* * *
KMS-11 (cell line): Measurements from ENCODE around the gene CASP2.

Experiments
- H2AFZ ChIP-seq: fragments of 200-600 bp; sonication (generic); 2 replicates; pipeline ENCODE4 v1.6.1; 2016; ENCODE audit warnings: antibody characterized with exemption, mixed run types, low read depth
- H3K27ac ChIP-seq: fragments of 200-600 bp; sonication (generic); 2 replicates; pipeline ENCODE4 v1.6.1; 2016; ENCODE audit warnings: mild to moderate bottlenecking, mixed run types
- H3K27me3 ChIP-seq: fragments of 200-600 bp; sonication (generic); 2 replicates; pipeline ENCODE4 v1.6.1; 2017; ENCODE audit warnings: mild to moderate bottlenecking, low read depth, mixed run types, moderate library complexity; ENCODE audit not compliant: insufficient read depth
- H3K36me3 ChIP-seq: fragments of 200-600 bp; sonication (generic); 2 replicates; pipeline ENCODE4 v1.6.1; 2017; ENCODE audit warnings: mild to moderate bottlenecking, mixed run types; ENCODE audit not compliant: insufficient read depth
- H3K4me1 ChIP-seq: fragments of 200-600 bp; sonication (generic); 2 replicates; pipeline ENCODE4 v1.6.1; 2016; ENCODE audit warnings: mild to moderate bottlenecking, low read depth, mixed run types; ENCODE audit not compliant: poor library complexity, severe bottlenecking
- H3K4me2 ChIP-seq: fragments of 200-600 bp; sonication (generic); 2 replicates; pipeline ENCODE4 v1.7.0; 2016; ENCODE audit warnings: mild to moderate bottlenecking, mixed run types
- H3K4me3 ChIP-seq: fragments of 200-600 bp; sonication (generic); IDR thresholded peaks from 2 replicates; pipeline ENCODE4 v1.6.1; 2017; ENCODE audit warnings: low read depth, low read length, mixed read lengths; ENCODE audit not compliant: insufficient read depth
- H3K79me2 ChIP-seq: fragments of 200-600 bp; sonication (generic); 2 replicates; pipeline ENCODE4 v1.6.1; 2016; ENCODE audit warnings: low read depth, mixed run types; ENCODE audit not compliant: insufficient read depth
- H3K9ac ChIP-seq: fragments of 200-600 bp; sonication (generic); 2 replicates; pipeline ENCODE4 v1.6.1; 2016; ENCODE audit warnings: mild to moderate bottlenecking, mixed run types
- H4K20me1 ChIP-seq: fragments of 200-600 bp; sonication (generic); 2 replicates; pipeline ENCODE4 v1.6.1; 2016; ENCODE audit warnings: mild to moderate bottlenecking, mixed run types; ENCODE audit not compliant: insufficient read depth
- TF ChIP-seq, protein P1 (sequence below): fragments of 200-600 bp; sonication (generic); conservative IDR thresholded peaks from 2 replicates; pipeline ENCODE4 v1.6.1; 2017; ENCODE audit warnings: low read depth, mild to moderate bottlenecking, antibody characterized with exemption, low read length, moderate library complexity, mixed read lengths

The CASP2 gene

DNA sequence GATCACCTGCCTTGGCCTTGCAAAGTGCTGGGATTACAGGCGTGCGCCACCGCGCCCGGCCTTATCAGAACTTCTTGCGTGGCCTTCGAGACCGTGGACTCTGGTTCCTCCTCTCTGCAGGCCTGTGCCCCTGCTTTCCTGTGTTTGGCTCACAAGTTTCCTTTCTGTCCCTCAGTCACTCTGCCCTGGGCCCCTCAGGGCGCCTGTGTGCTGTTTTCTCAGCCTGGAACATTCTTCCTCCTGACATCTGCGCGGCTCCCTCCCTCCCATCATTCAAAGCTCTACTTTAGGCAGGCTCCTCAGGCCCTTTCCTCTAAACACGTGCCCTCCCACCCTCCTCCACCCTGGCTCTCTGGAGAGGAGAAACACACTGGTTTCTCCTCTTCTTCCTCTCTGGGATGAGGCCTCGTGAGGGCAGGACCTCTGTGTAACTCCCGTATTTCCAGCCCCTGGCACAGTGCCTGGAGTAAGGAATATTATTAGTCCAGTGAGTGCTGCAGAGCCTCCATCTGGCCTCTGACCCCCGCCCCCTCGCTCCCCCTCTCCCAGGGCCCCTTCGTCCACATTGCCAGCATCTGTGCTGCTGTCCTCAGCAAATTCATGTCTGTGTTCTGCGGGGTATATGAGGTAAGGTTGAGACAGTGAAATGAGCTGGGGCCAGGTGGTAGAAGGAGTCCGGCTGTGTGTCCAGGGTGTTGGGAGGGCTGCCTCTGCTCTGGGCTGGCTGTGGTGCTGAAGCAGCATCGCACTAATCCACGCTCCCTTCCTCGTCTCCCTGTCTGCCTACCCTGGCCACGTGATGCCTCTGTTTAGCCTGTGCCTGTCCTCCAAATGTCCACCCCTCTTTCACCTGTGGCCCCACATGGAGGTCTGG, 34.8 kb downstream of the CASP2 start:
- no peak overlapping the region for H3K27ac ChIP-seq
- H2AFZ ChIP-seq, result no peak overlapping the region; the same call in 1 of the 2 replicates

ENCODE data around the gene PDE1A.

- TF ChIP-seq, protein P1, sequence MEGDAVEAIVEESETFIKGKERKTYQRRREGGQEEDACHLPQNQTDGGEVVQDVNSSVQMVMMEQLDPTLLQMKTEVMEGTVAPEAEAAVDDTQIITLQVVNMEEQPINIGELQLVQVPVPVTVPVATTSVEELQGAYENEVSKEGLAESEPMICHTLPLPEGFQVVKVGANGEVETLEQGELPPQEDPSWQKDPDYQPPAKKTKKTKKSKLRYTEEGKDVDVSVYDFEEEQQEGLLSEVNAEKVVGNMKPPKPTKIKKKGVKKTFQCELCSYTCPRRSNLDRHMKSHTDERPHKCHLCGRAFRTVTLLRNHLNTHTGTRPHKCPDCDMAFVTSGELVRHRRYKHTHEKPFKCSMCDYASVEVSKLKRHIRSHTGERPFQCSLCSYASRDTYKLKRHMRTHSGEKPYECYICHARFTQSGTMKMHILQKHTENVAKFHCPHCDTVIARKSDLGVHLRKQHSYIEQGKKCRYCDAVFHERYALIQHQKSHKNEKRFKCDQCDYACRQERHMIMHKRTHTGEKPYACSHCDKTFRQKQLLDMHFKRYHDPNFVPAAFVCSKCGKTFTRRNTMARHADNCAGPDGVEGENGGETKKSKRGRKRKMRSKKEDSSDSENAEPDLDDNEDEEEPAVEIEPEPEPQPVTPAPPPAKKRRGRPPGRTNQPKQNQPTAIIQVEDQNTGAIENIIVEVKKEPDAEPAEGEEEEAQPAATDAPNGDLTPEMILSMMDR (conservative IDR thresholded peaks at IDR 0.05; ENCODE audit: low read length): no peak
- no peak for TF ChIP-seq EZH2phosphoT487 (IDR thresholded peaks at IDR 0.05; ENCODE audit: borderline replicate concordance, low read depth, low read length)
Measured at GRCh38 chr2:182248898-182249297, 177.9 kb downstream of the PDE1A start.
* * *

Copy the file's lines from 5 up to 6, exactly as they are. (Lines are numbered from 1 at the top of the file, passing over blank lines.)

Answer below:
- H3K27me3 ChIP-seq: fragments of 200-600 bp; sonication (generic); 2 replicates; pipeline ENCODE4 v1.6.1; 2017; ENCODE audit warnings: mild to moderate bottlenecking, low read depth, mixed run types, moderate library complexity; ENCODE audit not compliant: insufficient read depth
- H3K36me3 ChIP-seq: fragments of 200-600 bp; sonication (generic); 2 replicates; pipeline ENCODE4 v1.6.1; 2017; ENCODE audit warnings: mild to moderate bottlenecking, mixed run types; ENCODE audit not compliant: insufficient read depth